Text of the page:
Lack of comprehensive enforcement agencies: Separate wings of law enforcement agencies deal with tax evasion and illegal offshore investments from India. They lack coordination, lack of skills to handle the issue holistically.
How to curb illegal offshore investments better?
Faster implementation of Global Minimum Corporate Tax: The recent meeting of G7 countries resulted in the adoption of a 15% Global Minimum Corporate Tax(GMCT). This has to be implemented globally to reduce tax evasion and encourage information sharing between various offshore tax jurisdictions.
Revisiting the capital account convertibility by nations that opened capital accounts: If governments want to address tax avoidance rather than apply endless Band-Aids, then their decision to permit capital account convertibility will have to be revisited.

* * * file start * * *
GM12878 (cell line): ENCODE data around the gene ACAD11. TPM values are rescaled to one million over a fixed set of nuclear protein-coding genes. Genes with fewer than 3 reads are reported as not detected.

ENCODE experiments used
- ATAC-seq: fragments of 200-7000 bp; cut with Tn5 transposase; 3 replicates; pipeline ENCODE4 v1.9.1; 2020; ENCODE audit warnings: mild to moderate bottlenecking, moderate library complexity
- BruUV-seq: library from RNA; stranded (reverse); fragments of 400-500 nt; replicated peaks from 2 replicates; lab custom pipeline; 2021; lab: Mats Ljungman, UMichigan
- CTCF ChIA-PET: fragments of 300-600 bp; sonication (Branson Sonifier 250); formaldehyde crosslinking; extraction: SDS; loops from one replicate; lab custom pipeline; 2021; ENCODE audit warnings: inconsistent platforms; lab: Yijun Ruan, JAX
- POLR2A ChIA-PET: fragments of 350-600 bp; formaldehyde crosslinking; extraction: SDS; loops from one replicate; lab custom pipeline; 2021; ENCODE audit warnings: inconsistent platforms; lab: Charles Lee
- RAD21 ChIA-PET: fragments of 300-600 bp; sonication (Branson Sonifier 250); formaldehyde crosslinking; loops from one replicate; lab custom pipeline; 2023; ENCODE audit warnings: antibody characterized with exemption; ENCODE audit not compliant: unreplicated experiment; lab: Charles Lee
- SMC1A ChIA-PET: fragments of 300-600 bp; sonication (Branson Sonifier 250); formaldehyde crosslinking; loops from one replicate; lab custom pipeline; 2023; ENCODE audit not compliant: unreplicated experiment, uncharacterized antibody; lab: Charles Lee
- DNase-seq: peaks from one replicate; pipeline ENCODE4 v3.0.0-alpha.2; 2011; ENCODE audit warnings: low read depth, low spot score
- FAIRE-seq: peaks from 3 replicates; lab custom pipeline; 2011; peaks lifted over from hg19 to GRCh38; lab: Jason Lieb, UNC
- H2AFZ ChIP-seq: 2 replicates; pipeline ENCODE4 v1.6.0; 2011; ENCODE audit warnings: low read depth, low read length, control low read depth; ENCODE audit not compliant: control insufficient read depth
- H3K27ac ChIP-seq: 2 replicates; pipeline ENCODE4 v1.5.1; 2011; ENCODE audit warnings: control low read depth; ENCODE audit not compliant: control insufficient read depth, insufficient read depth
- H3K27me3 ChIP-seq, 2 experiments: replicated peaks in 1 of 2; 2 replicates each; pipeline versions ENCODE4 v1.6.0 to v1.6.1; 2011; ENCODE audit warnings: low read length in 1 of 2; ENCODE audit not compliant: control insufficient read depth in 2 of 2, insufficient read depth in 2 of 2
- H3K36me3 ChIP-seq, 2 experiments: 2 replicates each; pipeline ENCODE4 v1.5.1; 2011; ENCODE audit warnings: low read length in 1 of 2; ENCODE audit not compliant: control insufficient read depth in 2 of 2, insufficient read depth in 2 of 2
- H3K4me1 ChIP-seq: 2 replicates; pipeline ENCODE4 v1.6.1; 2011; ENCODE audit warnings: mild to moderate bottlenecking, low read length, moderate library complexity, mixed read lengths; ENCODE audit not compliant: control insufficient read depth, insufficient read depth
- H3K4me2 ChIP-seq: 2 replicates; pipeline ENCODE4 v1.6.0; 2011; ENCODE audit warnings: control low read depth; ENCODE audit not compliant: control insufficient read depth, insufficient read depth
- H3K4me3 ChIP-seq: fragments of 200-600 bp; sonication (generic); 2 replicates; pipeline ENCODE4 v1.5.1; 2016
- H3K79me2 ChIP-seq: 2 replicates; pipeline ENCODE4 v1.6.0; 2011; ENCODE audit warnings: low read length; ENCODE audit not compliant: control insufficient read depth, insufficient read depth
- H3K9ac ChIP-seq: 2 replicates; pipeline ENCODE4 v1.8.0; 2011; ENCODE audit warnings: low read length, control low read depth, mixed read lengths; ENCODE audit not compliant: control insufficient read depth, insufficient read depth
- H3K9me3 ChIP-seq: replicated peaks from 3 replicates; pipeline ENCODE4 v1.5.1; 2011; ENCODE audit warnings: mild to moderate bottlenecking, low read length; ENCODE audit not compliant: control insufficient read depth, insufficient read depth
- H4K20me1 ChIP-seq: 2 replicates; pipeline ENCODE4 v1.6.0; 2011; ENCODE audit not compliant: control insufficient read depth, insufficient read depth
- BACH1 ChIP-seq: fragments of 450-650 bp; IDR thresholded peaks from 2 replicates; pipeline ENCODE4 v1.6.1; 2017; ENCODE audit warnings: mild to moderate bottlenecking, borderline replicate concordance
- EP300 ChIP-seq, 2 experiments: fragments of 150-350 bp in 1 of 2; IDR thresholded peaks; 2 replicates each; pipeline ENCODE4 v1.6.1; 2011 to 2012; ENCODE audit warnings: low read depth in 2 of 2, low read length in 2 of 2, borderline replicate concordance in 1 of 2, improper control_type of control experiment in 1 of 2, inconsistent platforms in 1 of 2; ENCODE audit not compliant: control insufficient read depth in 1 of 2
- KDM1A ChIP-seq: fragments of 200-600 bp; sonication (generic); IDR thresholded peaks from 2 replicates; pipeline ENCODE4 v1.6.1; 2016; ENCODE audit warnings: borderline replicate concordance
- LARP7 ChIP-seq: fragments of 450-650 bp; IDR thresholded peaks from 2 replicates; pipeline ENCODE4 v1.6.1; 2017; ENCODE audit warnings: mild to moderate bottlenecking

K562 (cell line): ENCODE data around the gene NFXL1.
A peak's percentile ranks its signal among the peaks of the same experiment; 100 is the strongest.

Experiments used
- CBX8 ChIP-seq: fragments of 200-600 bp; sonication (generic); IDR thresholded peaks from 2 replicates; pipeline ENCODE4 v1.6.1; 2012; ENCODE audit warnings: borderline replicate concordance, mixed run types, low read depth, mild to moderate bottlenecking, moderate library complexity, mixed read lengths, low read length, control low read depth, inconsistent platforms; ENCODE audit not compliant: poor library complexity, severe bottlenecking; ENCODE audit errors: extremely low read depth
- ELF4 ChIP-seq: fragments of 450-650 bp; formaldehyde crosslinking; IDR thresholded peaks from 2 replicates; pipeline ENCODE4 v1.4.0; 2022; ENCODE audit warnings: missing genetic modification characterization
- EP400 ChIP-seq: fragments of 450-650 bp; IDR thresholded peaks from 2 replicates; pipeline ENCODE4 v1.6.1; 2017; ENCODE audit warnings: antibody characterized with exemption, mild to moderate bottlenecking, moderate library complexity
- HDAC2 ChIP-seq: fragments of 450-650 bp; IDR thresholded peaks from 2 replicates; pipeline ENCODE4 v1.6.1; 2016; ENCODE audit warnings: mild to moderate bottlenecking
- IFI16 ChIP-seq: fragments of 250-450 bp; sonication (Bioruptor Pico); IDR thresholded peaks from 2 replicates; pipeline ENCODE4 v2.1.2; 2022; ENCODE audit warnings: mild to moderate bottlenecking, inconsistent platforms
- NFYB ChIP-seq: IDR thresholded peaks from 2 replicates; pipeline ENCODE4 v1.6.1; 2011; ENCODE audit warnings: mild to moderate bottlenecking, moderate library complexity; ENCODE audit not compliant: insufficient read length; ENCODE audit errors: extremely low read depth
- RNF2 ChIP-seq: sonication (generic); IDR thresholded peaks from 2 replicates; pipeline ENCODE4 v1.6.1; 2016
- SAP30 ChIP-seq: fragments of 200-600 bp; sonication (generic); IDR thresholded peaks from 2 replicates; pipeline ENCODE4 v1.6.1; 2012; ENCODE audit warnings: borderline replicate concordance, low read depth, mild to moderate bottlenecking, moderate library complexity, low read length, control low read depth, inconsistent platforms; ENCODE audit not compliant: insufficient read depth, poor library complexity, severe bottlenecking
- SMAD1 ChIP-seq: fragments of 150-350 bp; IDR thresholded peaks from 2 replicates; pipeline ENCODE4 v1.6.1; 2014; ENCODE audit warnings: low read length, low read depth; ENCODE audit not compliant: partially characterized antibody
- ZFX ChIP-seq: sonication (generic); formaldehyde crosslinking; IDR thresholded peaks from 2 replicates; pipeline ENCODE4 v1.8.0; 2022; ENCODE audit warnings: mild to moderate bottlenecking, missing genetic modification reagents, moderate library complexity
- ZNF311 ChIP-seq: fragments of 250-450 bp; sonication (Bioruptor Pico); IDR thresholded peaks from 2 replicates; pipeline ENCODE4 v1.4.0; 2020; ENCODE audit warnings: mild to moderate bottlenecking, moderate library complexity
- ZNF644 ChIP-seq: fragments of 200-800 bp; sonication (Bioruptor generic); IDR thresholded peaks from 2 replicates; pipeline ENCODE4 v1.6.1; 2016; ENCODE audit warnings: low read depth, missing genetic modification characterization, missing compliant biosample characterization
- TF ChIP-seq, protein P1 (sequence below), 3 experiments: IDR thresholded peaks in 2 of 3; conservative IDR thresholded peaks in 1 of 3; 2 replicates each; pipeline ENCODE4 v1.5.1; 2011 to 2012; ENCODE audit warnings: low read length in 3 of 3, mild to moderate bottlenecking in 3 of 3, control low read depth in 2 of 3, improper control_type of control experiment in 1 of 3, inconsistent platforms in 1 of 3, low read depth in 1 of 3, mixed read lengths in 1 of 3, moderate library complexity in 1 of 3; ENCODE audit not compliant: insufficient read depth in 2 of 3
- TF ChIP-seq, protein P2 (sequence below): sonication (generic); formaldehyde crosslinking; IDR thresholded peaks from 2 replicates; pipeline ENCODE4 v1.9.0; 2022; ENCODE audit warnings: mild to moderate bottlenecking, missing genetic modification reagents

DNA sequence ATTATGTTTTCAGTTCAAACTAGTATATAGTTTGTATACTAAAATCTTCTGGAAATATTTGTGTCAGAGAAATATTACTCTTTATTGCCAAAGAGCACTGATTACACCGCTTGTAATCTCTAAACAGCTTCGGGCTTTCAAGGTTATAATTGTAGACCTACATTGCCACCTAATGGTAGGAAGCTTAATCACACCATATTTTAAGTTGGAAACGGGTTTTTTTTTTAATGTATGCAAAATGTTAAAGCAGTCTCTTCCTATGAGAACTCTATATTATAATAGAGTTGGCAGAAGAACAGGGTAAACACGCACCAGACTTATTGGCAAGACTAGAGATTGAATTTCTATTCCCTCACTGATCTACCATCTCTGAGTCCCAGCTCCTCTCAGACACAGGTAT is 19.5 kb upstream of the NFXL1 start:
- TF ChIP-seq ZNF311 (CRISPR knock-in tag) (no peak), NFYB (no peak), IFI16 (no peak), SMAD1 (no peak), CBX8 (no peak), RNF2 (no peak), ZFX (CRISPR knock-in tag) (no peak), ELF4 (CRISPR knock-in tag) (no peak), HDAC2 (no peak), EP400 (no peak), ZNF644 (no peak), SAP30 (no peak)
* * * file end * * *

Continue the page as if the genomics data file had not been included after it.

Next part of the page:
UN Convention against corruption: India can try an alternate route instead of signing Double Taxation Avoidance Agreements. India can demand offshore illegal investments as proceeds of crime and corruption, mentioned under the UN Convention against corruption. This will make an obligation for the foreign countries to provide bank details and other investment details.
Implementing the recommendations of SIT: The Special Investigation Team (SIT) on black money in its fifth report suggested amending the Black Money (Undisclosed Foreign Income and Assets) and Imposition of Tax Act, 2015. The report recommended incorporating the provision that “undisclosed foreign income and assets would vest in the Union of India“.